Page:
Sunday, February 07, 2016

Reproducability and corrections in the scientific literature

Illustration by David Parkins from Allison et al
Excellent though somewhat depressing review article by Allison et al in Nature called "Reproducibility: A tragedy of errors" about how difficult it is to get retractions or corrections in papers which are full of errors.

Although they managed to get one paper retracted when they found that the analysis applied a mathematical model that overestimated effects by more than tenfold (after some months) they have found it very difficult/impossible to secure retractions in over 25 other cases.  They find that:
  • Editors are often unable or reluctant to take speedy and appropriate action
  • Where to send expressions of concern is unclear
  • Journals that acknowledged invalidating errors were reluctant to issue retractions
  • Journals charge authors to correct others' mistakes
  • No standard mechanism exists to request raw data
  • Informal expressions of concern are overlooked
This is pretty worrying. It also agrees with my limited experience when Science published an absurd review article by Thomas Piketty. I wrote to the editors to the effect that:
Although Piketty and his co-author Saez admit that the data on which they draw are highly uncertain, there are no error bars in any of their graphs and no discussion of statistical significance. Claims in the paper (eg that wealth concentration in Europe “has been rising since the 1970s-80s”) are “supported” by just 3 data points in Fig 2 differing by much less than 10% so cannot be significant even at the 5% level. Furthermore Piketty’s key thesis, that r>g is “supported” by Fig 4 which shows the two most recent data points where g >r and then two made-up points depending entirely on assumptions.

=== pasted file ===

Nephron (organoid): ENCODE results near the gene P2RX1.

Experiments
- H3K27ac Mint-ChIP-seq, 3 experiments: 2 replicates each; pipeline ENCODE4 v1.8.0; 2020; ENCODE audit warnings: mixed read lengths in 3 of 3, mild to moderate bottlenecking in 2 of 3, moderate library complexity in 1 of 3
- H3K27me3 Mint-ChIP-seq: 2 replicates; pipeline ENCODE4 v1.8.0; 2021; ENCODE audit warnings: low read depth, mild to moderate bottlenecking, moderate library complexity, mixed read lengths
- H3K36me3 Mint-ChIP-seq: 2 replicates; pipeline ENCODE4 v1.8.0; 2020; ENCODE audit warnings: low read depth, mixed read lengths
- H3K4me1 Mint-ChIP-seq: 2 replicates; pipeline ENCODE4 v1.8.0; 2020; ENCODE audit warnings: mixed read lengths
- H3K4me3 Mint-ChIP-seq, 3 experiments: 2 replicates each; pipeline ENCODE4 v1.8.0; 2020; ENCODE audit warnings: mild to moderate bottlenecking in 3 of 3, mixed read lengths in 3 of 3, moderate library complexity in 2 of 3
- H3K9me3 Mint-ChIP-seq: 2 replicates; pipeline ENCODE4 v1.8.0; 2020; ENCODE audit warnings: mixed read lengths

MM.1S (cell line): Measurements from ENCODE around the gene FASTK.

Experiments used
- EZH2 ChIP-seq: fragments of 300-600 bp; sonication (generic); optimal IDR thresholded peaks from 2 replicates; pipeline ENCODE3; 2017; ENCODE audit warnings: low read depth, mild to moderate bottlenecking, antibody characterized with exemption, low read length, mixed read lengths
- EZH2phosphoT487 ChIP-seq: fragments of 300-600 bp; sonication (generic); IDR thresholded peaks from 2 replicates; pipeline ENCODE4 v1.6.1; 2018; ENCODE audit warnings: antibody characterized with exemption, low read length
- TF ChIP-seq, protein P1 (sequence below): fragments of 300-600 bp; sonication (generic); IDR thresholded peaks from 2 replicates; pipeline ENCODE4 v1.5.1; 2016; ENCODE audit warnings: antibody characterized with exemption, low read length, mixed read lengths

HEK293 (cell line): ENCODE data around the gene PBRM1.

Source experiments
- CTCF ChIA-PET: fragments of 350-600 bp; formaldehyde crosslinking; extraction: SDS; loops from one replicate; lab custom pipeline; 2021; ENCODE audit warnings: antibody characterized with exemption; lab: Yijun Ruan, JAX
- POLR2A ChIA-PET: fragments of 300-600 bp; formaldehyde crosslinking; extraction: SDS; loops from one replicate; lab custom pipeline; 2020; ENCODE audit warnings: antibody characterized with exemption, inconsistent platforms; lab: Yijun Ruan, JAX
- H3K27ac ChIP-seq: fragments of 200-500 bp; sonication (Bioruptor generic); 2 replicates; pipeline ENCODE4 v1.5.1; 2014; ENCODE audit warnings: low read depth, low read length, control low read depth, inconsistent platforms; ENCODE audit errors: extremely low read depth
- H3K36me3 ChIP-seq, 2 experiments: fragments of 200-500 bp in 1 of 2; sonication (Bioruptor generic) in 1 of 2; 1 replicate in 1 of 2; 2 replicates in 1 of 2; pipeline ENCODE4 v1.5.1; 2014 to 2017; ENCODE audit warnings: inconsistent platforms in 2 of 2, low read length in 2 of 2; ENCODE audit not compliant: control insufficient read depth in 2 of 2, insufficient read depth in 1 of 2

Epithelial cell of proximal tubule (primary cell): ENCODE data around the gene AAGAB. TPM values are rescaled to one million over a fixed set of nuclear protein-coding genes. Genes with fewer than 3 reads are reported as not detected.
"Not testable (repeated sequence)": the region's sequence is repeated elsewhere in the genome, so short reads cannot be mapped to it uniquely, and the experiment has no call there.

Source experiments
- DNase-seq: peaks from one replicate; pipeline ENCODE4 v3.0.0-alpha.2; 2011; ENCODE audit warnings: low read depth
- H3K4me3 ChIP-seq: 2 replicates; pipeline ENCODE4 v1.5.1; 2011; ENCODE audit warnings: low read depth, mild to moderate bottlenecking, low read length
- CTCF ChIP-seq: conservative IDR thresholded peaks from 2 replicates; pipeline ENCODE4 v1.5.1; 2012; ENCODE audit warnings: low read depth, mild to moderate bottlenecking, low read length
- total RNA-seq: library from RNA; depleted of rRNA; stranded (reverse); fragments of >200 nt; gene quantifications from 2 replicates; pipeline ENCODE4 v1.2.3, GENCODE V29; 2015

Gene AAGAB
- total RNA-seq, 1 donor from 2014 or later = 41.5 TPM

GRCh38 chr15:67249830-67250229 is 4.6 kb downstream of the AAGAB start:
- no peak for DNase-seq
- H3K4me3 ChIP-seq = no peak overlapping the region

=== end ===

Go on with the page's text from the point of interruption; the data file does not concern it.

It now emerges that the data on which Piketty claims to have based his conclusions were not “official data and tax surveys” but data from these surveys to which manual adjustments were made to support his conclusions (Chris Giles, FT, and, for the UK, using an official statistic specifically stated to be “not a suitable source” for this and declining to use the data collected for this purpose. If the correct figures and official statistics are used a significantly different picture of wealth distribution in the UK emerges.

Piketty responded to these criticisms admitting that his choice of data is questionable though defending his decisions since the official data “does not look particularly plausible”.  It may well be that the official data give estimates which are too low, and for a popular book that may be OK. But can we allow a paper to stand in Science where the data have been massaged thus? People assume that a Science paper meets the highest scientific standards. Any other paper with such problems would be retracted. Does the author of a fashionable best-seller get special treatment?
But they just said that they would take no action, and to leave a comment below the article. This bogus article has since been cited over 100 times.

No comments: